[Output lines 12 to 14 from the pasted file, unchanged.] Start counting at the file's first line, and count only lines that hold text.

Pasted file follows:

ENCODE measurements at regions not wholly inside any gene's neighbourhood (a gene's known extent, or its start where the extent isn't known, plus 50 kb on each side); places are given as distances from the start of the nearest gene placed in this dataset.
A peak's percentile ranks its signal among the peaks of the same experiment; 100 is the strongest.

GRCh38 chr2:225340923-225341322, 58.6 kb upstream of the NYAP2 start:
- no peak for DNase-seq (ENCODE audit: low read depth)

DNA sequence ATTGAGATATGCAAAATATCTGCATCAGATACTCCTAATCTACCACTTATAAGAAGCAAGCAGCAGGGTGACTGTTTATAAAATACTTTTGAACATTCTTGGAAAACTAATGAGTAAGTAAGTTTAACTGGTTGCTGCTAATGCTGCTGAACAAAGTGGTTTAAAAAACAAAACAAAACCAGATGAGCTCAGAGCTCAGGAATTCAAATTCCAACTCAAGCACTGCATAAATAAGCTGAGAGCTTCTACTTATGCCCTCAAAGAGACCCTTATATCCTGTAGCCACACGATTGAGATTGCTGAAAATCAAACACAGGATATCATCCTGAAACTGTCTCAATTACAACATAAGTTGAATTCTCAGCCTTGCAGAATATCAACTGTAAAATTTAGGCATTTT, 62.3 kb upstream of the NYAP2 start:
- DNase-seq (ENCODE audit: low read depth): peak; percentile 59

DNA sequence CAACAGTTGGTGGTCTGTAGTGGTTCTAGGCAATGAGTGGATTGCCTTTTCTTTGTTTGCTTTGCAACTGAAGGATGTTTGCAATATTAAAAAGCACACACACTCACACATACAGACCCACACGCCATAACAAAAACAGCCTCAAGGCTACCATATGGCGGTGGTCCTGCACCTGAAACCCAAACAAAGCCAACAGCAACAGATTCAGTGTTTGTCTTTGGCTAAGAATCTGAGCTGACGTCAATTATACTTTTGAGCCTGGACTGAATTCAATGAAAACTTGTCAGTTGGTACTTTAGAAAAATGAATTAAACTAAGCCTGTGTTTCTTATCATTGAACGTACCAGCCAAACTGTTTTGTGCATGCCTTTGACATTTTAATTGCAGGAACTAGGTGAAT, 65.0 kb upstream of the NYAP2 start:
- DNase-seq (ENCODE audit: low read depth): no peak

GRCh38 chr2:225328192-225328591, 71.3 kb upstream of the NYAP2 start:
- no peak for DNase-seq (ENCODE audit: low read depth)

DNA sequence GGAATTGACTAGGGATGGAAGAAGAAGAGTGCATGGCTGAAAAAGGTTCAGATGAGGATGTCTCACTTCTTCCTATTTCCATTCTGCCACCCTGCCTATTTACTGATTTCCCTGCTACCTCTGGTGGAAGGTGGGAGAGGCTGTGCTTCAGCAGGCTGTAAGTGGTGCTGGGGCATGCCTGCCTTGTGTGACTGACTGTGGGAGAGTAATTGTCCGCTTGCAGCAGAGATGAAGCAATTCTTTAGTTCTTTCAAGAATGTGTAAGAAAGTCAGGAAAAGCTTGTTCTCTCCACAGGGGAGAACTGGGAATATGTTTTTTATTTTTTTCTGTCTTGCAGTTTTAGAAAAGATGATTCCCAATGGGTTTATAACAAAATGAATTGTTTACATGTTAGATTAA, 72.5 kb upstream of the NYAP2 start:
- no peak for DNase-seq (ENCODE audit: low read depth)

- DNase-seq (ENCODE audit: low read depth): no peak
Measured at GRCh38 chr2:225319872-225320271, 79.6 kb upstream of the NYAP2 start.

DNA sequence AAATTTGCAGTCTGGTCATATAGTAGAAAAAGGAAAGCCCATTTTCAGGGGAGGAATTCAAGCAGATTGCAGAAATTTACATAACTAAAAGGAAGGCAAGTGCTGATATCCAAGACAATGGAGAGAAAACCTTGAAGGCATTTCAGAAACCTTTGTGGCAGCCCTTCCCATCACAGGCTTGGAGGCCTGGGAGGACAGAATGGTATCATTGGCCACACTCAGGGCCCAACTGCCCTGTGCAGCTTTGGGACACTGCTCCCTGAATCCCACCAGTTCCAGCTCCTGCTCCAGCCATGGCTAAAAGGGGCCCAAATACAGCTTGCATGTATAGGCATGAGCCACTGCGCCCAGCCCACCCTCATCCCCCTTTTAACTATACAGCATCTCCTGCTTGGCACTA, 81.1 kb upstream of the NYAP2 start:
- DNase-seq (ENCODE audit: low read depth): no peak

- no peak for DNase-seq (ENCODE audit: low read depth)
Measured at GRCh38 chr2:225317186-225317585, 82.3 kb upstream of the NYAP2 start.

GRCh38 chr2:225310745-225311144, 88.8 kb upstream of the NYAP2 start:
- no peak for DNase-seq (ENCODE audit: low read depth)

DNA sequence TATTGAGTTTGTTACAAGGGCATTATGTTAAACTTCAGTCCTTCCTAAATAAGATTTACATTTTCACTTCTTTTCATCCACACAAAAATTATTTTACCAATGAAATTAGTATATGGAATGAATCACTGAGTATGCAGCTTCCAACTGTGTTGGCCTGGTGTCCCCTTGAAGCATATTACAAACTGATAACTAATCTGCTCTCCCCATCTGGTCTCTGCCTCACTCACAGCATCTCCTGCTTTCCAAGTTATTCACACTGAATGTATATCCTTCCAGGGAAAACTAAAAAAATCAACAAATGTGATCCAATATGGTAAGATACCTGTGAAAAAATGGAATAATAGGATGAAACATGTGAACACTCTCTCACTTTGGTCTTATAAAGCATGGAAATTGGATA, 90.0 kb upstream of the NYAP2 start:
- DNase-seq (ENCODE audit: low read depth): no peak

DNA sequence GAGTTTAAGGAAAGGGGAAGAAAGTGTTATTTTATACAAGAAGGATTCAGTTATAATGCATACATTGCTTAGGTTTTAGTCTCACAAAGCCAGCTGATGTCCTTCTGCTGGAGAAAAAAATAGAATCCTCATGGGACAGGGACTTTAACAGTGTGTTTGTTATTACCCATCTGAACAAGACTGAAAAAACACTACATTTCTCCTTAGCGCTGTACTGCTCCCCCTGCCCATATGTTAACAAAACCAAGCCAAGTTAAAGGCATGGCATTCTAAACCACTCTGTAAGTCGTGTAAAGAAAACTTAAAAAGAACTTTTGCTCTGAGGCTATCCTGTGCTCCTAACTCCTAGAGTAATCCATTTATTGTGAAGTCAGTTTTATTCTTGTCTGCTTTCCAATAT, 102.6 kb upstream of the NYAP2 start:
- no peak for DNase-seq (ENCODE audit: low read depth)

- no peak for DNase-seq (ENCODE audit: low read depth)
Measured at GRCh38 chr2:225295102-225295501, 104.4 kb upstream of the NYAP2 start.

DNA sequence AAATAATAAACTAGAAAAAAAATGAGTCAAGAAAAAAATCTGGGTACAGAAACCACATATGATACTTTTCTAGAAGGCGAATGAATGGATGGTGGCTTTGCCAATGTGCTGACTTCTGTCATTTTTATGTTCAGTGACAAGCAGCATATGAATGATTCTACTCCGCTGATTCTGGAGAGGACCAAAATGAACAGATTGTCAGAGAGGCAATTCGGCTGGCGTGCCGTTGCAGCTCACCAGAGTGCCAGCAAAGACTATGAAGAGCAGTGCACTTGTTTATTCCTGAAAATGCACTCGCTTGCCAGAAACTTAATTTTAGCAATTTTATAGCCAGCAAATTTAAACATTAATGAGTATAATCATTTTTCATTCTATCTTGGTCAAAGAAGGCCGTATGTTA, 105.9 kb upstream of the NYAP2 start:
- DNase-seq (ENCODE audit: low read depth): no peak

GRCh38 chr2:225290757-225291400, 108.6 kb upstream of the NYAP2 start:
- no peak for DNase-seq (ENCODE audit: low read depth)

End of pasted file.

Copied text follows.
- no peak for DNase-seq (ENCODE audit: low read depth)

- DNase-seq (ENCODE audit: low read depth): no peak
Measured at GRCh38 chr2:225319872-225320271, 79.6 kb upstream of the NYAP2 start.